Fundamentals of Fluvial Geomorphology and Channel Processes
concave bank. This depositional feature is often a good indicator of the upstream location to start a bank
18.104.22.168 Streambank Erosion and Failure Processes
The terms streambank erosion and streambank failure are often used to describe the removal of
bank material. Erosion generally refers to the hydraulic process where individual soil particles at the
bank's surface are carried away by the tractive force of the flowing water. The tractive force increases
as the water velocity and depth of flow increase. Therefore, the erosive forces are generally greater at
higher flows. Streambank failure differs from erosion in that a relatively large section of bank fails and
slides into the channel. Streambank failure is often considered to be a geotechnical process. A detailed
discussion of the erosion and failure processes discussed below is provided by Thorne (1993).
Identifying the processes responsible for bank erosion is not an easy task and often requires some
training. The primary erosion processes are parallel flow, impinging flow, piping, freeze/thaw, sheet
erosion, rilling/gullying, wind waves, and vessel forces. These erosional forces are illustrated in Figures
3.24 through 3.30 and discussed below.
Parallel flow erosion is the detachment and removal of intact grains or aggregates of grains from
the bank face by flow along the bank. Evidence includes: observation of high flow velocities close to
the bank; near-bank scouring of the bed; under-cutting of the toe/lower bank relative to the bank top;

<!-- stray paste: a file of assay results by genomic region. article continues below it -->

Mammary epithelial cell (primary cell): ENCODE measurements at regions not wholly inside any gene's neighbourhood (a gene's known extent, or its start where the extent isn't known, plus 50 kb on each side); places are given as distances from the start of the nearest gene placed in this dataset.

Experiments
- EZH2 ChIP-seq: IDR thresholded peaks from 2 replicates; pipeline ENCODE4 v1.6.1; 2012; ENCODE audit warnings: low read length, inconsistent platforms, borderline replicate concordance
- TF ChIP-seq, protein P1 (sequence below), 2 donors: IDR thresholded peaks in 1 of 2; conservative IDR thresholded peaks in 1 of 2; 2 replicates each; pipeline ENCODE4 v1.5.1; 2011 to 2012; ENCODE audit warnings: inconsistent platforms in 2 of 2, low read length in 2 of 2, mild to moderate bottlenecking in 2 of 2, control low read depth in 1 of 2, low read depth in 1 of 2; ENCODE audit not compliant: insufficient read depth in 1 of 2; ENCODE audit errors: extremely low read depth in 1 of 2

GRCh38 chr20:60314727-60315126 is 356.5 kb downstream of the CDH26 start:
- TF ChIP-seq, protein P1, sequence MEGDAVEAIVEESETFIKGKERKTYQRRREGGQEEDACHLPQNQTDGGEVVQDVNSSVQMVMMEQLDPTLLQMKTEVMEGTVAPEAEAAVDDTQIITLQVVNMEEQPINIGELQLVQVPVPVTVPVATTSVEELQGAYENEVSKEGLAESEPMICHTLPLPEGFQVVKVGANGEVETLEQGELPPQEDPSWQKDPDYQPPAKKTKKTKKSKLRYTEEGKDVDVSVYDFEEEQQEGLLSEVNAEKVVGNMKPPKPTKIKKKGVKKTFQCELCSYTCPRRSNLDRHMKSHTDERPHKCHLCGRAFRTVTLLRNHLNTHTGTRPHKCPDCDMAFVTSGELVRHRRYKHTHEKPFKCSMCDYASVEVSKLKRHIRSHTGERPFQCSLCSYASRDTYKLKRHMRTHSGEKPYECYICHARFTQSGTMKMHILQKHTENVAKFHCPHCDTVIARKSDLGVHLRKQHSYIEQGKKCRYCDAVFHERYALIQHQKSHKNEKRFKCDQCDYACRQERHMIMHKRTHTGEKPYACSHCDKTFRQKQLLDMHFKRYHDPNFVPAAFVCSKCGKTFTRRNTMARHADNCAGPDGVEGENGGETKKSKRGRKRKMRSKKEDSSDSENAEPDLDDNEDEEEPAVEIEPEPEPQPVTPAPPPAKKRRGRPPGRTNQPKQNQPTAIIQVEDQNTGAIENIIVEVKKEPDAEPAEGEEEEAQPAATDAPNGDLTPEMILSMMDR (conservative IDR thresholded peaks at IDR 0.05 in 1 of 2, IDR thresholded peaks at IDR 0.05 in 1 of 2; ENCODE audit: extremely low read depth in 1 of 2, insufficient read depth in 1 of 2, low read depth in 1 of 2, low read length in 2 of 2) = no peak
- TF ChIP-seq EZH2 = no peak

a fresh, ragged appearance to the bank face; absence of surficial bank vegetation.
Impinging flow erosion is detachment and removal of grains or aggregates of grains by flow
attacking the bank at a steep angle to the long-stream direction. Impinging flow occurs in braided channels
where braid-bars direct the flow strongly against the bank, in tight meander bends where the radius of
curvature of the outer bank is less than that of the channel centerline, and at other locations where an
in-stream obstruction deflects and disrupts the orderly flow of water. Evidence includes: observation of
high flow velocities approaching the bank at an acute angle to the bank; braid or other bars directing the
flow towards the bank; tight meander bends; strong eddying adjacent to the bank; near-bank scouring of
the bed; under-cutting of the toe/lower bank relative to the bank top; a fresh, ragged appearance to the
bank face; absence of surficial bank vegetation.
by groundwater seeping out
of the bank face.
Grains are detached and entrained
by the seepage flow (also termed sapping) and may be transported away from the bank face by surface
run-off generated by the seepage, if there is sufficient volume of flow. Piping is especially likely in high
banks or banks backed by the valley side, a terrace, or some other high ground. In these locations the high
head of water can cause large seepage pressures to occur. Evidence includes: pronounced seep lines,
especially along sand layers or lenses in the bank; pipe shaped cavities in the bank; notches in the bank
associated with seepage zones and layers; run-out deposits of eroded material on the lower bank. Note
that the effects of piping erosion can easily be mistaken for those of wave and vessel force erosion